She only stayed a few minutes that time. Soon, she was visiting almost every day, and I had begun to feed her a little. I wondered to myself if I even should be. I couldn’t resist the temptation to nurture her, though. At first, I would open a can of tuna and save a little to give her, or I would feed her some leftover cooked chicken. After a couple of weeks, I broke down and bought some cat food. And a brush. Her beautiful tortoiseshell fur was matted and dusty. She didn’t seem to mind the attention. A couple of nights a week, she would have a sleepover at our house, and cuddled close on my side of the bed. She learned to meow at our door, and she knew we would let her in. She was playful and friendly, and very talkative, communicating in a series of soft questioning chirrups as she used her front paws to knead whatever surface she was perched on. We came to call that “making muffins”, which makes no sense really, but comes from the same place in the psyche that produces all the nonsensical terms of endearment that help us define our couple-hood or family relationships. When our new little friend was done visiting, she would go back to the door and ask to leave.
I didn’t dare name her. I was getting more attached all the time. I found it hard to believe that she might not actually have a home, and what was her “real” family thinking? Were we doing them a disservice? In between cat visits we continued to settle into our new community, and brought our house-hunting days to fruition. A house we had looked at several times dropped in price and fell into our price range; we made an offer and it was accepted. We closed on the house and spent April painting and cleaning. Our moving day, May 1, was rapidly approaching.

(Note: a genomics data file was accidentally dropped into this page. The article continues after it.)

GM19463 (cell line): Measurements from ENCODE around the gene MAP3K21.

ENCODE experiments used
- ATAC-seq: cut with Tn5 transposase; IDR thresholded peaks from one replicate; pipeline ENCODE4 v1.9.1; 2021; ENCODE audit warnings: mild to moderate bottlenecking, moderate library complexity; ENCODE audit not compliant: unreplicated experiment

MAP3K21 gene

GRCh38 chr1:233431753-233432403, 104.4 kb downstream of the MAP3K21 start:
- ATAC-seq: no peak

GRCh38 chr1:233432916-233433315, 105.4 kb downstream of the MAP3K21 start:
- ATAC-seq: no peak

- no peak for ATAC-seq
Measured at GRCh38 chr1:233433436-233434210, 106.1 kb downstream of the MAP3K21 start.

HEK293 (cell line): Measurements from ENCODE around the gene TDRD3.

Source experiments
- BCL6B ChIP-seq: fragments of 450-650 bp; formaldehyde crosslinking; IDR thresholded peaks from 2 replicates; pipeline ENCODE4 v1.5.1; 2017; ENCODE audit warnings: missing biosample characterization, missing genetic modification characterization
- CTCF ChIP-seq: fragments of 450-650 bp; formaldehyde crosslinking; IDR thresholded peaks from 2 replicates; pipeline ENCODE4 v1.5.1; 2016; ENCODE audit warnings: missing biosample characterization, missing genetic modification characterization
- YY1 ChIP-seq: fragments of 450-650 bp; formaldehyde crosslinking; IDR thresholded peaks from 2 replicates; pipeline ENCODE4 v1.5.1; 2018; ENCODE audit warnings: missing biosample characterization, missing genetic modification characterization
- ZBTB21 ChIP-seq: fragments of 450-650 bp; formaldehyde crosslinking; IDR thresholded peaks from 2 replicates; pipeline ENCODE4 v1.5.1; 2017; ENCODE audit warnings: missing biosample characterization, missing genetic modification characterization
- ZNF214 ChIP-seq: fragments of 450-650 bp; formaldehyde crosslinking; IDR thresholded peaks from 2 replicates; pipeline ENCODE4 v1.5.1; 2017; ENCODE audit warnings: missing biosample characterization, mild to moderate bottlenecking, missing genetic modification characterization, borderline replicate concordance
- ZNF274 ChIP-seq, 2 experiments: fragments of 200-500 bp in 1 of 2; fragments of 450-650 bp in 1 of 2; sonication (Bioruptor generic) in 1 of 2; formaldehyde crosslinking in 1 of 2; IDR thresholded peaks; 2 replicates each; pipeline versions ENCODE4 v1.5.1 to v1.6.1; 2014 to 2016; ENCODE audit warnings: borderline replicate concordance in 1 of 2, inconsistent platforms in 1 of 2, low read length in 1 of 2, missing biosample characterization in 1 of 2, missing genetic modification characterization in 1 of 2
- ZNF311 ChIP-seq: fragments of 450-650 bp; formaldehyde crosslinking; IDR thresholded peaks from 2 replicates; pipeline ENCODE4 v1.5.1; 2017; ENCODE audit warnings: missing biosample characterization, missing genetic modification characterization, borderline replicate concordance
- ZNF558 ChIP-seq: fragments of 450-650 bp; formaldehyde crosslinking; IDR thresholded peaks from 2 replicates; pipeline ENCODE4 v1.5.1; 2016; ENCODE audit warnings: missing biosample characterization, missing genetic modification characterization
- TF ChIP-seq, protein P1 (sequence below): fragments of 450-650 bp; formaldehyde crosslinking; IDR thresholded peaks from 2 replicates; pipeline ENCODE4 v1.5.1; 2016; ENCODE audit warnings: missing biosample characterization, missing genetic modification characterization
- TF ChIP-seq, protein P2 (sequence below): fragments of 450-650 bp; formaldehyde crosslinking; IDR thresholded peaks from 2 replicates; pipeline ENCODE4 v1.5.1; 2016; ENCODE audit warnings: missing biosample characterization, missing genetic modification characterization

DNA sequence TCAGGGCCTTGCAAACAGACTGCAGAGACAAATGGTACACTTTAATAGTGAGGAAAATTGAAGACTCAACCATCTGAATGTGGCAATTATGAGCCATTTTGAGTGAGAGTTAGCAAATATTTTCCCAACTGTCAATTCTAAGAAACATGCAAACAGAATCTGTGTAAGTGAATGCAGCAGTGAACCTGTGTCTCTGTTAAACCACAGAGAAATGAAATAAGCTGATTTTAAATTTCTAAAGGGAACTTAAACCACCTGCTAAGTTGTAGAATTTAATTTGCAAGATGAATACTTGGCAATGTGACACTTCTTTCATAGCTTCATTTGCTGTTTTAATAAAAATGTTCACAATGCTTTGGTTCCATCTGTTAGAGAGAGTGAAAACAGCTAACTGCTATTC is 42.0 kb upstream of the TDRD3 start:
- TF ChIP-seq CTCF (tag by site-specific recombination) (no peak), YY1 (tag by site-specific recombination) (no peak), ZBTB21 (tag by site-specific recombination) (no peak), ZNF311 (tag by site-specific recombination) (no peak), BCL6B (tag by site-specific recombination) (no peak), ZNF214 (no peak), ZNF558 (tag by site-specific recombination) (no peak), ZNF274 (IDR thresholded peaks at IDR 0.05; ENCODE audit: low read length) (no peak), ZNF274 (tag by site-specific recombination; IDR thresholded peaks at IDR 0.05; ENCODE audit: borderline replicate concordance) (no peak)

Tom and I decided to make a serious effort to see if we could find out anything more about the kitten, and if it still appeared that she was homeless, we would take her with us. Early inquiries gave us no new information. No one seemed to know her. Apparently we weren’t speaking to the right people.
Two weeks before we were to move, the kitten missed a visit. A few days passed, and still no kitten at the door. I was heartbroken. I wondered if someone else had taken her, or if her “real” owners had decided to make a better effort to keep her indoors. I didn’t let myself think about any other alternatives. Finally, after a week of no-show, Tom spoke to one more neighbor, a young man who lived and worked on the premises at the apartment complex. The man was hardly ever home, which was why he was so late to be asked. When Tom asked if he’d seen a fluffy gray kitten around lately, it turned out that he had. In fact, she was in his apartment that very moment. Relief that she was safe flooded in, mixed with hard disappointment that she did already have a home. The story that came out revealed that back in December, a friend of his had asked him to watch her for a few days as a favor, but then wouldn’t take her back. They made excuse after excuse and eventually actually gave him money to have her brought to a shelter to be euthanised. Our neighbor couldn’t bring himself to do it, but he also didn’t really want a kitten. He had a small dog that seemed to require a lot of attention, and it hadn’t been his plan to have a cat, too. His ambivalence manifested in allowing her to roam the complex. He may have been hoping that someone would adopt her; he never named her or took her to the vet, or looked for her when she was gone for hours or days, and he was more than happy to turn her over to us. He seemed relieved. As it turned out, she had not escaped from his apartment for a week, and that’s why we hadn’t seen her.
We took her that night. Our neighbor gave us a case of cat food and a bag of kitty litter to go with her. A few days later we moved into our new house and she came with us. We called her Smudge. Her fur, long and silky now, is tortoiseshell in grays and pinks. In a room with low lights she disappears into her surroundings like a bit of soot.